Experimental rubber friction modelling and its applications in tyre finite element analysis

Parisouz, Shahriar (2018). Experimental rubber friction modelling and its applications in tyre finite element analysis. University of Birmingham. Ph.D.

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Modelling tyre behaviour has been a challenge for many years and even after an extensive research it is almost impossible to predict tyre behaviour only by considering the material properties of its components and the conditions of the environment. The aim of this research was to develop a model, which accurately represents rubber frictional behaviour under different contact pressures and sliding velocities.

In this research, two experimental facilities – pin-on-disc and rotational-pin-on-disc, have been designed and manufactured to measure rubber friction. The main test rig (rotational-pin-on-disc) was calibrated and a code for processing the data was developed. Various series of tests have been conducted on different surfaces including steel and sandpapers. A friction model dependent on major parameters of the system (i.e. velocity and contact pressure) was generated.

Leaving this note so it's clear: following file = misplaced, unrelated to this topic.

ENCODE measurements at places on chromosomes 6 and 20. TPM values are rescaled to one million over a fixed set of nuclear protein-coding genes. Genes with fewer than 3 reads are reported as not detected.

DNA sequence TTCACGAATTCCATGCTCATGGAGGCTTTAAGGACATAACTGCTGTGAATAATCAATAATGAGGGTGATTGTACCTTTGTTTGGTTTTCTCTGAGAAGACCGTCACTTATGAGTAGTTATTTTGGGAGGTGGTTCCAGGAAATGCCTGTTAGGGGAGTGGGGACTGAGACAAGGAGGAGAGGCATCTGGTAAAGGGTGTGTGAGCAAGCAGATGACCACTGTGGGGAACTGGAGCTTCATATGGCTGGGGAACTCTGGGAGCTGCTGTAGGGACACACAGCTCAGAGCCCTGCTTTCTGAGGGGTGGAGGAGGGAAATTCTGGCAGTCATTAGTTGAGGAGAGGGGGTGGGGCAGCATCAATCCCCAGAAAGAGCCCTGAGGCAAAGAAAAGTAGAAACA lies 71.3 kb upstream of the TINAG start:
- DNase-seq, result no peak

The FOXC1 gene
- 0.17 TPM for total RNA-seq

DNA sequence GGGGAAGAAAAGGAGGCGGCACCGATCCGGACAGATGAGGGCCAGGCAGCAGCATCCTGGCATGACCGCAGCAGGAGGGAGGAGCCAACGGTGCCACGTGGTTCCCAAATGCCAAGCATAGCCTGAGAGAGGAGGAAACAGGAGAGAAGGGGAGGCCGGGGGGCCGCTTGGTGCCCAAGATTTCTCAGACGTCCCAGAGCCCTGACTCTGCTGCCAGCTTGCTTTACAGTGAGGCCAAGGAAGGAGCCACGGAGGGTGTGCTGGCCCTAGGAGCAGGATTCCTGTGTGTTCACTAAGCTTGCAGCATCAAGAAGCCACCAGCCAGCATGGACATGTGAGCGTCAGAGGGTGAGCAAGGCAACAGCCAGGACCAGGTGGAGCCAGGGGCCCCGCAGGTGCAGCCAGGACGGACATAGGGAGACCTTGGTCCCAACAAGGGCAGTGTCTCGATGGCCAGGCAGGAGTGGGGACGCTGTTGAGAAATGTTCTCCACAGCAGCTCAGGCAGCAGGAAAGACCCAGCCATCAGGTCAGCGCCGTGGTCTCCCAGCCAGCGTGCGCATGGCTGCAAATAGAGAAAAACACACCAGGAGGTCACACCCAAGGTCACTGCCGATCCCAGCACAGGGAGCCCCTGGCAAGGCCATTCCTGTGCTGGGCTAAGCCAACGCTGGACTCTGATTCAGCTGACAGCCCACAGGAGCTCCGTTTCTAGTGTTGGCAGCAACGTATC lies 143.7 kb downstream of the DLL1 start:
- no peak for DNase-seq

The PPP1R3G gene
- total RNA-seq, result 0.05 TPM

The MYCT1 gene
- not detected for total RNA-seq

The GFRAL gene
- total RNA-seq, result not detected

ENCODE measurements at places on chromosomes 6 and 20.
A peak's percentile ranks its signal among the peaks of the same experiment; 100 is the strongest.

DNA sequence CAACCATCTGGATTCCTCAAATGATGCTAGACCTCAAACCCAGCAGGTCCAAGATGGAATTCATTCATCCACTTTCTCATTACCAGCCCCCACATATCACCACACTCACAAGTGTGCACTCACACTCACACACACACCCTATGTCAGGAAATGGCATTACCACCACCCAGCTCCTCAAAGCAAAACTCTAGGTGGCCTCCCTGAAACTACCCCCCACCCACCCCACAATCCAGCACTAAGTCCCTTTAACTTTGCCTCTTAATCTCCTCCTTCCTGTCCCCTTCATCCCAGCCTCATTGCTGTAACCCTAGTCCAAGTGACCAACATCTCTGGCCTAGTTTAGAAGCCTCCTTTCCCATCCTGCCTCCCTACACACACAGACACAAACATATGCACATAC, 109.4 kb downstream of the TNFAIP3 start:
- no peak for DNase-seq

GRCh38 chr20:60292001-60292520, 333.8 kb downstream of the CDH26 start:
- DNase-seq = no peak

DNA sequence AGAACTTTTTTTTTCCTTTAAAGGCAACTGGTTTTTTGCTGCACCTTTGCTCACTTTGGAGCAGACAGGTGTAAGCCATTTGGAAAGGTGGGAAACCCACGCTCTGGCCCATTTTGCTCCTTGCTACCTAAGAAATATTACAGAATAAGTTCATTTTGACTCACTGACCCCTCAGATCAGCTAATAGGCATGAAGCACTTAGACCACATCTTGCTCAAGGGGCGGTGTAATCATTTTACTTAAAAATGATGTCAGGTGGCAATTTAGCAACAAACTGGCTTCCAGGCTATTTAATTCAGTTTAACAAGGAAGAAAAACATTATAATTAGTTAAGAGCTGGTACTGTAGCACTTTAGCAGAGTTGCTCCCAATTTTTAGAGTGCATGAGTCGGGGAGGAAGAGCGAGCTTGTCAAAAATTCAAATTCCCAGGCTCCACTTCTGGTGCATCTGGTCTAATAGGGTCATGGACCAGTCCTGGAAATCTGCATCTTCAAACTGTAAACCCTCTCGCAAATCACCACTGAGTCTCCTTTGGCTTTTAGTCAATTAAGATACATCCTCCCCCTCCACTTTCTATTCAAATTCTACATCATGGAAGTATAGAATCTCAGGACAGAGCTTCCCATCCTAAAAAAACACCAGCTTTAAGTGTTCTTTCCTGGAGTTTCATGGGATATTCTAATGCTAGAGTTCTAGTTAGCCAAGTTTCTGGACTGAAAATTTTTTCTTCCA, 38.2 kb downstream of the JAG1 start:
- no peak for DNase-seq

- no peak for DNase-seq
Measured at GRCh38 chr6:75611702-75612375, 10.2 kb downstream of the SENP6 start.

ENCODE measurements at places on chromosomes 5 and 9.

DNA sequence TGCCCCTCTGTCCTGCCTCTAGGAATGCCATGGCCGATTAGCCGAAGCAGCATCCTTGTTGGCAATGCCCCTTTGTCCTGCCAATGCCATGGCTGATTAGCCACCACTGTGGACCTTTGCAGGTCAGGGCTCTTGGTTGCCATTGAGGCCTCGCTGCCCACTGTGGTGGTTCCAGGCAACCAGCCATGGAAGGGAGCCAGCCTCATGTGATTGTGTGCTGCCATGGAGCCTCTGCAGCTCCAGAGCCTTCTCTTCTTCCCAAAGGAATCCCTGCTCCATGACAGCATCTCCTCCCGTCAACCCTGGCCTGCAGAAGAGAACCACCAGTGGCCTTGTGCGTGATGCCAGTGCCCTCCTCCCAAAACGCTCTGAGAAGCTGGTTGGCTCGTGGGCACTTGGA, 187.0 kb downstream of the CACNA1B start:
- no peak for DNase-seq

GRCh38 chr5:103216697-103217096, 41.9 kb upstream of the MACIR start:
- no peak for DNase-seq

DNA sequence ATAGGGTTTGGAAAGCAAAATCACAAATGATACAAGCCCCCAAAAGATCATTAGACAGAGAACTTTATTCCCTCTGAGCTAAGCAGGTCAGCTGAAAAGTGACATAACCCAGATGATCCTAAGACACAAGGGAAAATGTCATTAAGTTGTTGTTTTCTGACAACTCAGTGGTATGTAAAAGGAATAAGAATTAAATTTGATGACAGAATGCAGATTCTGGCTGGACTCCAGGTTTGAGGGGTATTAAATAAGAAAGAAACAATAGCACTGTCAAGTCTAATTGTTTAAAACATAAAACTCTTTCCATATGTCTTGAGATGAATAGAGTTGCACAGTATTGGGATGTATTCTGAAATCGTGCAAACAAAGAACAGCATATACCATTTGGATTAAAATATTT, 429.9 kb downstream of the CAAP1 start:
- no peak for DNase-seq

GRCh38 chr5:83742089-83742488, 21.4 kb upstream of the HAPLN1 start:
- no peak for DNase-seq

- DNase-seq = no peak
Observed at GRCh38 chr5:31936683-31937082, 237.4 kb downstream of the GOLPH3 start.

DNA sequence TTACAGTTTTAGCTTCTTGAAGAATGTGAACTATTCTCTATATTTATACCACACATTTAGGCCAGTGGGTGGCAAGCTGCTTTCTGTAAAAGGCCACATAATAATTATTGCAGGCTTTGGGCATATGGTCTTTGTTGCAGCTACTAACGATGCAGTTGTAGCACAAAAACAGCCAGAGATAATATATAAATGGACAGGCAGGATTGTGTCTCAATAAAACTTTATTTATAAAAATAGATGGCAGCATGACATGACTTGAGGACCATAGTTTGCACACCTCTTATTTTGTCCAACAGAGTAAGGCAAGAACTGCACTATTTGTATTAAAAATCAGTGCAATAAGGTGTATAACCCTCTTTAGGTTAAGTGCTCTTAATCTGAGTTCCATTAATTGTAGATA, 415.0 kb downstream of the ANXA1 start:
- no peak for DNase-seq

Finite Element Analysis (FEA) is commonly used in tyre simulations and in this modelling, constant friction coefficient is normally used, however this can lead to inaccuracies.

A 3D tyre model was developed and the friction coefficients were employed in the model. The tyre was modelled in free rolling and then in steering. It was shown that with constant friction coefficient, cornering stiffness increases with increasing normal load. However, in the proposed friction models cornering stiffness increases with normal load up to a peak, after which it starts to decrease. This is in accordance with experimental evidence. In conclusion, considering the results of cornering stiffness, it is suggested to use the generated friction models when a tyre is simulated in FEA.

Type of Work: Thesis (Doctorates > Ph.D.)
Award Type: Doctorates > Ph.D.
College/Faculty: Colleges (2008 onwards) > College of Engineering & Physical Sciences
School or Department: School of Engineering, Department of Mechanical Engineering
Funders: None/not applicable
Subjects: T Technology > TJ Mechanical engineering and machinery
URI: http://etheses.bham.ac.uk/id/eprint/8254


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